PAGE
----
At this point, I think it’s very important that we go back to Jesus’ words in Matthew 5, because Jesus did not say “blessed are those who are righteous.” He said “blessed are those who hunger and thirst for righteousness!” It’s not enough to be righteous or have loving relationships. If we want to be blessed, then we need to hunger and thirst for it! There is a big difference between passively wanting something and hungering and thirsting for it. When we hunger or thirst for something, we crave it, we constantly think about it, and we do whatever is necessary to get it. Over the last week, I have seen Hannah hunger and thirst to crawl. She is on a mission! She no longer is content with sitting around. Whenever she is awake, she wants to be on her belly so that she can work on connecting all the dots required to crawl. It’s been a constant journey for her, and she will not relent until she is crawling.

In the same way, God calls us not just to be righteous, but to hunger and thirst for it. That’s a hunger and thirst that will get us off our pews, out of our comfort zone, and into the world s that we can actively and relentlessly pursue the loving relationships God calls us to have. That will lead us to submit all of our hearts, souls, and minds to the Lord so he can transform us. It will lead us to love our neighbors, even those in Newton and Rockdale County, those who do not agree with us, those who make us uncomfortable. But this will all lead us to a type of righteousness that brings us closer to God, and through those relationships we will be filled! We will be filled with God’s grace, love, and mercy so that we can continue to share it with others.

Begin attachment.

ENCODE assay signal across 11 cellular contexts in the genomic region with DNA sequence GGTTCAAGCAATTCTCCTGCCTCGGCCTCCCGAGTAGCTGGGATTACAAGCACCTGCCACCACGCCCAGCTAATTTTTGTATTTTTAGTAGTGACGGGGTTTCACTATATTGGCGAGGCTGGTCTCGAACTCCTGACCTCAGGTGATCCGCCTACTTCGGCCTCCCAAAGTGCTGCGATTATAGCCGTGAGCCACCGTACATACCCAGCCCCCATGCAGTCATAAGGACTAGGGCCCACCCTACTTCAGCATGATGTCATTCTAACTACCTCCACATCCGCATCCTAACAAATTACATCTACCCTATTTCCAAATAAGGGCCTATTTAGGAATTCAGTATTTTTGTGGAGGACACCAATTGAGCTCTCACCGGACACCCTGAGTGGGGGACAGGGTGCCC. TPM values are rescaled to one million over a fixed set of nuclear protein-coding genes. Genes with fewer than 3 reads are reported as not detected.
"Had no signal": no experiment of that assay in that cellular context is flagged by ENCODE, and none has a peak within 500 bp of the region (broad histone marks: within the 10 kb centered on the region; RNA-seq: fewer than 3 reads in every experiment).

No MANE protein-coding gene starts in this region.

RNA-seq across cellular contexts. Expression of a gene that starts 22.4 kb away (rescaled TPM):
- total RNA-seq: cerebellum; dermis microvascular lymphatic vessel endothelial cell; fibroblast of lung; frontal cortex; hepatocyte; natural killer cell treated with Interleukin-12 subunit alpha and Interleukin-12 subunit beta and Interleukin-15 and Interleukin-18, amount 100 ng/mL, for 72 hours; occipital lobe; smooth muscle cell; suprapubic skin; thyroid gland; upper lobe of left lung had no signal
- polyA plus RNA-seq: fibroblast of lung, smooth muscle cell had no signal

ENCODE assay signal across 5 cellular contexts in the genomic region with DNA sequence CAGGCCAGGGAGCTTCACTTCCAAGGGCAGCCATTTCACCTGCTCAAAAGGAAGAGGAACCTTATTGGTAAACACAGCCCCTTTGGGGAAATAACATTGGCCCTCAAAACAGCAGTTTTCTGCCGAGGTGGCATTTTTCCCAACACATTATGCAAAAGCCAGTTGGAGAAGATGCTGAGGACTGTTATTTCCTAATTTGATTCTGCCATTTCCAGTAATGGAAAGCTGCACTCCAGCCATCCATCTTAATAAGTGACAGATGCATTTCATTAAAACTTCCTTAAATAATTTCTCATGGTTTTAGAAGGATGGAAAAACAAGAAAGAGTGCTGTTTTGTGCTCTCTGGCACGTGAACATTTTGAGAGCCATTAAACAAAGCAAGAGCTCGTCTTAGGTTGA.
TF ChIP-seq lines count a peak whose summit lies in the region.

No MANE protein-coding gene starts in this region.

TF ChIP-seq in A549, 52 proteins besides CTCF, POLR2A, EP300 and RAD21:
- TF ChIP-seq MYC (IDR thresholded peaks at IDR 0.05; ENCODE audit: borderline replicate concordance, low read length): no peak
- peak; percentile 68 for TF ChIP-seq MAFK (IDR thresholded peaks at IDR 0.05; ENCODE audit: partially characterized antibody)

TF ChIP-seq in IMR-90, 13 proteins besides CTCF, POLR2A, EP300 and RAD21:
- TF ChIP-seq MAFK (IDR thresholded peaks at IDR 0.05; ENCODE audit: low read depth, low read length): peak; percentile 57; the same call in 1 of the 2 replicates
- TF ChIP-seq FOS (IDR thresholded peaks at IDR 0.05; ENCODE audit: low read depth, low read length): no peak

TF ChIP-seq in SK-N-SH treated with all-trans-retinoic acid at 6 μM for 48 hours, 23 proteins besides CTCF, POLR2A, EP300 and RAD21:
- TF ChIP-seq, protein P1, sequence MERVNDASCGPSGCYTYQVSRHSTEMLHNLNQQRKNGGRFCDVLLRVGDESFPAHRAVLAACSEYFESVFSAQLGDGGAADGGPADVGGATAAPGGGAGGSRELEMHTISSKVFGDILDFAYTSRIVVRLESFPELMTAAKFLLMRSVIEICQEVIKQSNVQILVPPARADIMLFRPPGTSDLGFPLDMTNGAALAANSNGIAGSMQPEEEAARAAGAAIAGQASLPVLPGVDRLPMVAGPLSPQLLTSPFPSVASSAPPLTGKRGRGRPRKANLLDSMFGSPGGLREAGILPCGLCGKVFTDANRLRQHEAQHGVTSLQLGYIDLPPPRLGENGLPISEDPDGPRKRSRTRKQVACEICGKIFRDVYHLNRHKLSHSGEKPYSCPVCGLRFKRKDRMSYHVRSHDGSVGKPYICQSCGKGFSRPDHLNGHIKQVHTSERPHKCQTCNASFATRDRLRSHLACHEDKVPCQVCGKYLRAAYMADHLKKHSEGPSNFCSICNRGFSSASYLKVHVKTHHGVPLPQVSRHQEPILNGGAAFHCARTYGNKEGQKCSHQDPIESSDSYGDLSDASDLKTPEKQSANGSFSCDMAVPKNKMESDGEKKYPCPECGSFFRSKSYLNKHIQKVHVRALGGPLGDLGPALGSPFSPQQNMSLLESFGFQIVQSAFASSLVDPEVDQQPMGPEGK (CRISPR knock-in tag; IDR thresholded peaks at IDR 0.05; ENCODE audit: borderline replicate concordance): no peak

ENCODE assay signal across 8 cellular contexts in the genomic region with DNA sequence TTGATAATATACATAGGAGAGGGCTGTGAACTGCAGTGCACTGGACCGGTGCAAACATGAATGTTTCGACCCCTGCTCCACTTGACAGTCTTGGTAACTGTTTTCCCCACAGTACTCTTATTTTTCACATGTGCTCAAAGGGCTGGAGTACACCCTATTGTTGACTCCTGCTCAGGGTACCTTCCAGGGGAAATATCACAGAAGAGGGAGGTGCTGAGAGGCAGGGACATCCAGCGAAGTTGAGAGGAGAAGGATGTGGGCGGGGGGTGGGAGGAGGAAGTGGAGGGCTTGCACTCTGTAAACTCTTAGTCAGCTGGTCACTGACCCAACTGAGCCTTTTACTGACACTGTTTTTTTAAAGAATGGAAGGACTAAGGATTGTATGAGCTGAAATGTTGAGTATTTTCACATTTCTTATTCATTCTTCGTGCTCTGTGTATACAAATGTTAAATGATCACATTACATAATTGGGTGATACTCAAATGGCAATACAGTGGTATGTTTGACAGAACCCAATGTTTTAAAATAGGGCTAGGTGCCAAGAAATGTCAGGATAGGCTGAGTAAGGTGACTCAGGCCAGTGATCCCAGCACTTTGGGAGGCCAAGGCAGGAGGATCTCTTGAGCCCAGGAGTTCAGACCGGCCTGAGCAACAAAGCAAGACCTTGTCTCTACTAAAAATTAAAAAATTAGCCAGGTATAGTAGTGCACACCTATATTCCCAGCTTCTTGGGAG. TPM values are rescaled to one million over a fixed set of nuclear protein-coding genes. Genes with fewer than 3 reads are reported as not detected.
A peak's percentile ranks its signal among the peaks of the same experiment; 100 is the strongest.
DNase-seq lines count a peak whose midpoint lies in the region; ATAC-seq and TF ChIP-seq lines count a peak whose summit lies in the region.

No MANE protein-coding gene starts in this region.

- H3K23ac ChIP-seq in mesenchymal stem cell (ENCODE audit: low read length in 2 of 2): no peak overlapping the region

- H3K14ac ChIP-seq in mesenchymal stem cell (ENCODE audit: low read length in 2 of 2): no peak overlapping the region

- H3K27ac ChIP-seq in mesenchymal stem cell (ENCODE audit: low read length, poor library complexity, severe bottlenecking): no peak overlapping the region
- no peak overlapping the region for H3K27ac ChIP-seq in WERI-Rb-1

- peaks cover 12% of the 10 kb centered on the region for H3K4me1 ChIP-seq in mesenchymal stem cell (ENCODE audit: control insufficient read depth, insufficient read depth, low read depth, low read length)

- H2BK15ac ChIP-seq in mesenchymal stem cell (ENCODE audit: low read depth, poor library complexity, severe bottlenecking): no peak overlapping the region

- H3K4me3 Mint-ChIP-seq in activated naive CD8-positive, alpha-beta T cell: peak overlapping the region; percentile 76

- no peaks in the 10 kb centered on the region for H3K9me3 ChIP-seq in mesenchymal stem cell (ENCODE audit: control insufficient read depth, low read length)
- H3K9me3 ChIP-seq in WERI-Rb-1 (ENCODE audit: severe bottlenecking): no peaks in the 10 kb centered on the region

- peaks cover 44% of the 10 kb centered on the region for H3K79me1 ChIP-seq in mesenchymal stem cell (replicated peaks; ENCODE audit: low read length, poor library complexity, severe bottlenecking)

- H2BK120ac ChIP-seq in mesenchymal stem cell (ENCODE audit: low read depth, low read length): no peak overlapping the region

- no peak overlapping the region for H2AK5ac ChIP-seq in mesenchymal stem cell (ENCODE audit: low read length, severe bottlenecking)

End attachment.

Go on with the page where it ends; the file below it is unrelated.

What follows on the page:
So as we leave today, let’s all examine what we hunger and thirst for. We all have something. May we all hunger and thirst for God’s righteousness, which will lead us to lovig relationships with God and our neighbors, so that those relationships may last forever. To God be all glory, honor, and praise, amen.